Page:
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HORROR AND HEALING
Re Indigenous Leaders Say Discovery Is Beginning Of National Reckoning (June 1): We Canadians are now learning of the tragic loss that Indigenous families and communities have suffered: that many children taken by our government to spend years of their young lives in residential schools died there and were buried without respect for their humanity in unmarked graves.
We should dig deeper, though, and ask what quality of life was experienced by those children who somehow survived and were often scarred for life. Sources of first-hand testimony include the National Film Board documentary We Were Children and the poetry of Dennis Saddleman, both readily available online. I believe that anyone who listens to their words will no longer say that the victims and their families should “just get over it.”
Elizabeth Lominska Johnson, Curator emerita and research fellow, Museum of Anthropology, UBC, Penticton, B.C.
The tragedy of the residential school has long been known. How many more bodies must be found before the Canadian government and the Catholic Church stop fighting the survivors, acknowledge their respective roles and fund the healing process?
Sadly, past performance suggests that the Catholic Church and the Canadian government will make appropriate noises and hope that this will blow over. Again. More silence, more amnesia.
John J. Sudlow, Oakville, Ont.
There may be reasons why the Holy Father cannot issue an apology for the wrongs committed by the Roman Catholic Church against Indigenous children at Canada’s residential schools.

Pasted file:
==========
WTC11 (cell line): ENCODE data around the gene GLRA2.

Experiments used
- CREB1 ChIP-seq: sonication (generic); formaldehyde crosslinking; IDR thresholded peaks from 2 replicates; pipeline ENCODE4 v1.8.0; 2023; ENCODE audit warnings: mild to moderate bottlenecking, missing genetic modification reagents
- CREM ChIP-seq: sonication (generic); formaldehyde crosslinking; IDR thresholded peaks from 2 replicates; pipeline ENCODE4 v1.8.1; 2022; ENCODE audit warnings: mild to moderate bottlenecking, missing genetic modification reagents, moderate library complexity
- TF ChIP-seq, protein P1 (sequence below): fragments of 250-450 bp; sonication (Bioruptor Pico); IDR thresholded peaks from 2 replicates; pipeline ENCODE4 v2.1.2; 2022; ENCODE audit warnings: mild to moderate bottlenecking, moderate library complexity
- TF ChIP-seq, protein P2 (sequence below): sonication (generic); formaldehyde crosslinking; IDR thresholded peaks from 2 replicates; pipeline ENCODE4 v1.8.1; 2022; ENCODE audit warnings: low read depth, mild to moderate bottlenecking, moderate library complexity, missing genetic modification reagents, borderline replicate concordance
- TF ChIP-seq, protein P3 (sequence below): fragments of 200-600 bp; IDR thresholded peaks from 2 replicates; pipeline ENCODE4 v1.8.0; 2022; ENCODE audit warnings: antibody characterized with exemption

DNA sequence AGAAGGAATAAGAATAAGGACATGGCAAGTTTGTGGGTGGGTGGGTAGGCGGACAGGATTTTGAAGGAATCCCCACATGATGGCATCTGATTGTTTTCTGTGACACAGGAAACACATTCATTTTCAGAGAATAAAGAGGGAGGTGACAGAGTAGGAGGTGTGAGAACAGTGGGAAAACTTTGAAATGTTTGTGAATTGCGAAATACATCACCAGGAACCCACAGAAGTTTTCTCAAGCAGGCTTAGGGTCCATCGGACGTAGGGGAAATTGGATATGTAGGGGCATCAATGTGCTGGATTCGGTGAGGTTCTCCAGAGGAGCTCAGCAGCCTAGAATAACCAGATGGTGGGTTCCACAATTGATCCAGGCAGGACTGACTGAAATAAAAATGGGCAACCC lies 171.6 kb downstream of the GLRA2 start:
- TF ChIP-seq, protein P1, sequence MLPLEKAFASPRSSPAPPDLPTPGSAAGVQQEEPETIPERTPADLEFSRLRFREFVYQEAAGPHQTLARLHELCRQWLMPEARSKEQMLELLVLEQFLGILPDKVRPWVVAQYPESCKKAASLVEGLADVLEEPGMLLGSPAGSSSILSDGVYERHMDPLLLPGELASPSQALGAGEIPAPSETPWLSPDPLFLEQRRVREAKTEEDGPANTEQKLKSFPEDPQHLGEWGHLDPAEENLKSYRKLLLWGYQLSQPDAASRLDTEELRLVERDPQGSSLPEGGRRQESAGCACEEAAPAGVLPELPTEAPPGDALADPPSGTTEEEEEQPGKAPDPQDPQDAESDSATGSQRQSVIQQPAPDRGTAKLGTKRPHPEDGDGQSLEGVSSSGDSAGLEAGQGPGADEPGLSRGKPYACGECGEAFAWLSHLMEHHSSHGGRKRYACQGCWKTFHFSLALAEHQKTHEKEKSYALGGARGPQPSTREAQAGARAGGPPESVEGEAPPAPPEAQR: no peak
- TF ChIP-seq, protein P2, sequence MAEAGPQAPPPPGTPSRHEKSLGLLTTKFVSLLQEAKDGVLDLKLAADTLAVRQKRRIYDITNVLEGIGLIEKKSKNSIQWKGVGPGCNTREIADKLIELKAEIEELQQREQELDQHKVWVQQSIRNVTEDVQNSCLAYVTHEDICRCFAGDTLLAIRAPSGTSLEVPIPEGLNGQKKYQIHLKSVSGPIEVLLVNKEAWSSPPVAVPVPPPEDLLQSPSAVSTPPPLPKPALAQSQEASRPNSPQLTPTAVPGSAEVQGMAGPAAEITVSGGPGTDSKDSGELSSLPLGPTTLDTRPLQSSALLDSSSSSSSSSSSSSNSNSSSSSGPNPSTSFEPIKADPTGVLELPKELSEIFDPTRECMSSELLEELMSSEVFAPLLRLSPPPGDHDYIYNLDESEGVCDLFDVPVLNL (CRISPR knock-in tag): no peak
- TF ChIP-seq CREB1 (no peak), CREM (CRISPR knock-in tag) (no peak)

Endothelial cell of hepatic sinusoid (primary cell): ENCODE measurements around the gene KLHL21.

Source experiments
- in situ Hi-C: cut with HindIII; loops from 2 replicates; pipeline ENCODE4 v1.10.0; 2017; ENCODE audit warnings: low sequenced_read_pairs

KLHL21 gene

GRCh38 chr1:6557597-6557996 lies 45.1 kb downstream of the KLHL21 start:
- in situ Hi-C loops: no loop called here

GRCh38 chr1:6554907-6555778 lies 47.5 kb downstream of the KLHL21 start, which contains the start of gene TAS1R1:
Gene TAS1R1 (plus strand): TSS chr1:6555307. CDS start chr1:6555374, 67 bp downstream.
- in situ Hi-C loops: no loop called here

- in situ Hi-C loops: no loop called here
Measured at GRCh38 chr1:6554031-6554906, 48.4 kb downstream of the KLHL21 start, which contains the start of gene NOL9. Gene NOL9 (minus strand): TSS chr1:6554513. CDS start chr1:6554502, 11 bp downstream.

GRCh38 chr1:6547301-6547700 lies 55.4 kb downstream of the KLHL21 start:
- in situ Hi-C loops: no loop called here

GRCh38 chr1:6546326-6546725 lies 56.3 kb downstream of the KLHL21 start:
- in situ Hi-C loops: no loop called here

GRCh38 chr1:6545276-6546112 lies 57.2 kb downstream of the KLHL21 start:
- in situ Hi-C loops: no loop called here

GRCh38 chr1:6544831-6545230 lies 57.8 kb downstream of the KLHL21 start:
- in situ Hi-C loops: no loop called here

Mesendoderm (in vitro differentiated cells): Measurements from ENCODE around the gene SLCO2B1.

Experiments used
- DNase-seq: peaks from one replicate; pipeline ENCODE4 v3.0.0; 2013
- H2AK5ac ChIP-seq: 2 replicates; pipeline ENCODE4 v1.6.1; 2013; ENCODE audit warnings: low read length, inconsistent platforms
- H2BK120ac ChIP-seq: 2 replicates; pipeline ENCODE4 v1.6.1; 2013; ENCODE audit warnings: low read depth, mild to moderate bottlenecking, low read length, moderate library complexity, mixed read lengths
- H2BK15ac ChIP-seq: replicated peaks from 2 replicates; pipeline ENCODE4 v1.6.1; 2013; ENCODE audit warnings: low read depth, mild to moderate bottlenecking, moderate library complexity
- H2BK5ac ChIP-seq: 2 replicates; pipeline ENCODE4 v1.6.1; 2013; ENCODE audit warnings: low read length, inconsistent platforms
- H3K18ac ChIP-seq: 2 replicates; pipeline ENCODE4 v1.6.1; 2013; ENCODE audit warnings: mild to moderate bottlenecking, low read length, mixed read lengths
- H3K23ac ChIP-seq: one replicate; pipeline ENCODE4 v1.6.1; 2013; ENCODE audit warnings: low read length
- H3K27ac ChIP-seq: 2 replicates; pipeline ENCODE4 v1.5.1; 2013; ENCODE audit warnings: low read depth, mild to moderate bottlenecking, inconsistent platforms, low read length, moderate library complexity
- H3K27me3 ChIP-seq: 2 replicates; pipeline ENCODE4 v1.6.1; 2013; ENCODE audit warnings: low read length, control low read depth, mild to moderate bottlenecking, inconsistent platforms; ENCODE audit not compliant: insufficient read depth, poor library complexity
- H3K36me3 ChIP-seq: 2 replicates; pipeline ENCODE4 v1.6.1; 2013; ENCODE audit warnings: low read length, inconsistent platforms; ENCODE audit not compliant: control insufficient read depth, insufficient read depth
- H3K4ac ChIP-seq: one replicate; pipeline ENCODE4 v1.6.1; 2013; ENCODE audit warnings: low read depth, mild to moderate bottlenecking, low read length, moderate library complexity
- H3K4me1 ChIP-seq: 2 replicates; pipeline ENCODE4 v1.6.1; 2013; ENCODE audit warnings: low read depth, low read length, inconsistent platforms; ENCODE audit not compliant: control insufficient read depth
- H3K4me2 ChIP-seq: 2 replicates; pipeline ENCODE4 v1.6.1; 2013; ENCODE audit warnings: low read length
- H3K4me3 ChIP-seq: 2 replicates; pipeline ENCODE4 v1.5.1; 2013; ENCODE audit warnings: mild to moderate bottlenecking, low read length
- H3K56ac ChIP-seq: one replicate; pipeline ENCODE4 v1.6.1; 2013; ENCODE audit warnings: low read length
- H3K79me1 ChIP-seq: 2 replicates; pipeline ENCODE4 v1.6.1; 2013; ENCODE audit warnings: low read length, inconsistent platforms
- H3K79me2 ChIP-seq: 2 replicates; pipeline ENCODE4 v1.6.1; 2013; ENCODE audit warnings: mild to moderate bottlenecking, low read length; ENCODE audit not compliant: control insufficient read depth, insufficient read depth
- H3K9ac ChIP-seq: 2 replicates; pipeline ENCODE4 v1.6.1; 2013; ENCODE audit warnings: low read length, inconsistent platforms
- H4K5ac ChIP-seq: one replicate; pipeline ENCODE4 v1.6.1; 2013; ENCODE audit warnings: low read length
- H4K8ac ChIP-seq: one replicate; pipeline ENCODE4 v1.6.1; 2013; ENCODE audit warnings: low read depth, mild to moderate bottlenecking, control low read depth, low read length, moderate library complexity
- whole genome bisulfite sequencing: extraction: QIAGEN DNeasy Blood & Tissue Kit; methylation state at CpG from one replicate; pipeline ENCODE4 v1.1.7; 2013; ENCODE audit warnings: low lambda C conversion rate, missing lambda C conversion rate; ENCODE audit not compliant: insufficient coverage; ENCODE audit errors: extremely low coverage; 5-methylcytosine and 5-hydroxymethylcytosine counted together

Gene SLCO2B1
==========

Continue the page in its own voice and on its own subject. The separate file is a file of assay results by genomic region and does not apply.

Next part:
But Rome has an airport and so does Kamloops, B.C.
Pope Francis could simply get on a plane and come to stand in solidarity with the dead children and their families. He could come humbly and quietly, as a man who knows what happened, feels ashamed and wants to make amends. An old man in a travel-worn cassock, kneeling amid graves in a forgotten orchard, taking reconciliation personally.
His presence might show the way to a heartfelt atonement between his church and those of his flock who still suffer from those wrongs and that loss.
Richard Butler, Victoria
Re Air Canada Gave Executives, Managers Stock Awards And $10-million In Bonuses While Negotiating Bailout (June 1): No wonder Canadians are sour on airlines. When Air Canada received a $5.9-billion bailout from the federal government in April, Canadians were under the impression the deal was contingent on executives not getting sweetheart packages (or at least I was).
Now we learn this was not the case. The reason from Air Canada’s board: The executives “reacted urgently, decisively and skilfully to mitigate the impact of the COVID-19 pandemic impact on the company.” What gives? Isn’t that what they were being paid for in the first place?
Bill Jory, London, Ont.
Having recently received a $5.9-billion dollar taxpayer bailout, Air Canada managed to find a strategy to provide generous compensation for its executives and managers. It is unfortunate that the company was unable to come up with a similarly creative solution when it decided to lay off 20,000 hard-working employees.
Michael Gilman, Toronto
REAL ESTATE REALITIES